WS, Paul McCarthy’s interpretation of Disney’s Snow White at the Park Avenue Armory, was rated NC-17 by some responsible committee, a designation that barred minors from entry while confirming the exhibition’s lurid content. The bulk of the naughty material was contained in a multichannel video projected on eight screens above the vast former drill hall. In more than seven hours of footage shot on a set resembling a suburban tract home, a princess named White Snow, her ladies-in-waiting and a pack of frat-house dwarves engage in a chocolate-smeared, alcohol-soaked orgy. Presiding over it all is McCarthy as “Walt Paul,” a debased patriarch and one more rutting, grunting creature. Bodies are treated like objects, and objects like bodies; everyone is compromised, and everything is used for taking pleasure.
Viewers watched McCarthy’s version of expanded cinema while ambling around a Styrofoam enchanted forest that rivaled a “real” Disneyland attraction. Amid this feat of Imagineering was a replica of McCarthy’s childhood home and what appeared to be parts of the film set. Visitors could peep inside through windows and holes to see party detritus and hyperrealistic sculptures of Walt Paul and White Snow passed out in the living room. The latter’s spread-eagle pose recalled Marcel Duchamp’s Étant donnés, but the tableau was equally suggestive of the Hangover franchise’s sanctioned irreverence. Indeed, viewers were no more likely to contemplate the nature of voyeurism than they were simply to stare at the mess.
Even when his work has these carnal overtones, McCarthy is far from the “body artist” he was once billed as. There is an important difference between chocolate syrup and excrement, and McCarthy is concerned primarily with the associative play that happens when his cast is drenched in the former. WS offered a rich, if repulsive, vision of sentimental America through the language of costumes, masks, makeup and set design. In this sense, WS belongs to a tradition of “world making,” to borrow a concept from art historian Alex Potts, that includes Edward Kienholz’s brothel nightmare Roxy’s (1961-62) and Mike Kelley’s high school musical Day Is Done (2005-06). Despite its detailed production design, WS staged a blunt collision between base materials and cherished abstractions. In a simple reversal (reflected in the logic of the protagonist’s name), Disney’s sanitized allegories of purity and youth were confronted with the brute realism of a dirty old man with a high-definition video camera.
This may be a “subversion” of an American icon, as the Armory’s curators maintained, but who really has a stake in the sanctity of Disney’s myths? Certainly no one over 17. As a figure of cultural oppression, Disney is a vague straw man who has been “subverted” to death already, most successfully in the subtle, unhinged work of Llynn Foulkes, Los Angeles’ premier artist of Mickey Mouse paranoia.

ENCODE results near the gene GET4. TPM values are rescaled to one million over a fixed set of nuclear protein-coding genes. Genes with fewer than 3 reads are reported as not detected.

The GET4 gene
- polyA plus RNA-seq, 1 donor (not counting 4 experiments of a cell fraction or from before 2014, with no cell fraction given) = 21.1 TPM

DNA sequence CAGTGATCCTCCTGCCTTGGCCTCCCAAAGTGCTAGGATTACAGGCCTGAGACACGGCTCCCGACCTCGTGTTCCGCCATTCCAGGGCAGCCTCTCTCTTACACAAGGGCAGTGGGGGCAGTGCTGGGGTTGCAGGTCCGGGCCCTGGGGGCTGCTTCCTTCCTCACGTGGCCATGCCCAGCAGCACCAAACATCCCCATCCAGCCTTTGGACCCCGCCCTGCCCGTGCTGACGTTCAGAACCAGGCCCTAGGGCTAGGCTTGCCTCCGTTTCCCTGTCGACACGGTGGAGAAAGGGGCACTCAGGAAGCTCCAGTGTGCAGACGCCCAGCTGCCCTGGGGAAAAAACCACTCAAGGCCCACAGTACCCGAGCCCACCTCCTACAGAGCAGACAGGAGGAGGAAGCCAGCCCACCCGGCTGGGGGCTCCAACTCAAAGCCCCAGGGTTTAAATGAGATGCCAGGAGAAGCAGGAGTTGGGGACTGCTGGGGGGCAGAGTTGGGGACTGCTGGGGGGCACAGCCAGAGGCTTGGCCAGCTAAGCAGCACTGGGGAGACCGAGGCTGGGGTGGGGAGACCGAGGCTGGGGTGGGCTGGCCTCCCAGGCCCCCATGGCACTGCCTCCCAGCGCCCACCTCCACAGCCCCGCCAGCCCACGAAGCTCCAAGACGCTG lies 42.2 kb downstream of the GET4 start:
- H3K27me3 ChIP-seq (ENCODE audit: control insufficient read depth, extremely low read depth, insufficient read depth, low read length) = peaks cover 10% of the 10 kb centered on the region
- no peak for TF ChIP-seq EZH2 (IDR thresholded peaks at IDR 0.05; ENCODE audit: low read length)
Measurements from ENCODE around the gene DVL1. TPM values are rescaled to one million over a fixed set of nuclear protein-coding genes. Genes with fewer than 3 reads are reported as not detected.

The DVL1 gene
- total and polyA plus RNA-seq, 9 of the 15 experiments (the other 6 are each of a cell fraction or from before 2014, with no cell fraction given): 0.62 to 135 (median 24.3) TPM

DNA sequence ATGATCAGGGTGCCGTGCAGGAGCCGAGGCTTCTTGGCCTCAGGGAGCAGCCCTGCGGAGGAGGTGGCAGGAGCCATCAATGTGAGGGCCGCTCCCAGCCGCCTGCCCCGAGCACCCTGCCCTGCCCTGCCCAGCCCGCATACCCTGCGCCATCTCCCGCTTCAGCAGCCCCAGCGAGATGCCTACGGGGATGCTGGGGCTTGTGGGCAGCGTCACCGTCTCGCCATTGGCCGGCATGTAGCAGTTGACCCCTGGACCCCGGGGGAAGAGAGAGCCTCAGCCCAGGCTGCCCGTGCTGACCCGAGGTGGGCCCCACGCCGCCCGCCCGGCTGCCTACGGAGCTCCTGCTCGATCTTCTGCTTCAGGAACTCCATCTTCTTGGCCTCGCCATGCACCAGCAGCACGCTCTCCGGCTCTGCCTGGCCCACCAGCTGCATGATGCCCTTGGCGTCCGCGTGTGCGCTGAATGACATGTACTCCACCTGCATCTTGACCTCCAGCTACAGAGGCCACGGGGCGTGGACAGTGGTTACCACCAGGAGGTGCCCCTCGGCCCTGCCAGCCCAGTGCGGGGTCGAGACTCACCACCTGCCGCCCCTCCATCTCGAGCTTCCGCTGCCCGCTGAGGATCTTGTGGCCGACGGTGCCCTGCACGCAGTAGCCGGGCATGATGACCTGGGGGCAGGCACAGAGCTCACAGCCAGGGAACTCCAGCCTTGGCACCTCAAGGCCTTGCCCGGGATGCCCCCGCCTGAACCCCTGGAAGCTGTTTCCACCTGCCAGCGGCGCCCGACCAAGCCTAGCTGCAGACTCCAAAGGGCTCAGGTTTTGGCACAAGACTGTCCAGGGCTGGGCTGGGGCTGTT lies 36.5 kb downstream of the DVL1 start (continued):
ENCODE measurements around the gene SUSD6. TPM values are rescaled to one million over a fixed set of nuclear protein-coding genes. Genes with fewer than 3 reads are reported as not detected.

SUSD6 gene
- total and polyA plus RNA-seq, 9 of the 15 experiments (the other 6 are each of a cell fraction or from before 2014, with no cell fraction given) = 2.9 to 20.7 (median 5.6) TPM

If WS felt like an exhausted, vague parody of the culture industry, it found more traction as biography. Between McCarthy’s lecherous father-figure act and the reconstruction of his childhood home, WS came across as an oddly personal tale, told through a common pop vocabulary. (Considering that McCarthy frequently collaborates with his son, Damon, WS may also be one of the all-time creepiest instances of father-son bonding.)
The scale of WS was a testament to the art world’s current capacity for production value, which appears to be catching up to that of the entertainment industry McCarthy’s work was meant to critique. WS was the centerpiece of what one publicist aptly dubbed “McCarthy Spring,” an event that also included three related exhibitions at Hauser & Wirth’s two Manhattan locations. “Rebel Dabble Babble,” a stripped-down, sexed-up take on Rebel Without a Cause, was presented in Chelsea, and a suite of nude “body casts” of McCarthy and Elyse Poppers, the White Snow actress, were on view uptown. (Another exhibition in Chelsea held in May featured tepid, luxurious wood sculptures depicting cherubic princes and princesses.)
The ethics of McCarthy’s work depends on his own participation in the debased carnival. In his videos McCarthy always takes on the most extreme humiliation himself. Yet this democratic approach to abjection belies an economic reality: the man playing an impotent fool and cavorting with nubile young women is, in fact, the CEO of a booming art industry. If McCarthy helped usher in a generation of post-studio artists in Southern California, he may also be at the crest of a new kind of studio system centered on a handful of powerful galleries and art stars. The import of WS lies not in another artist mining the movies for campy, transgressive imagery but in his indicating a new stratum of blockbuster high culture: the art world’s version of Hollywood.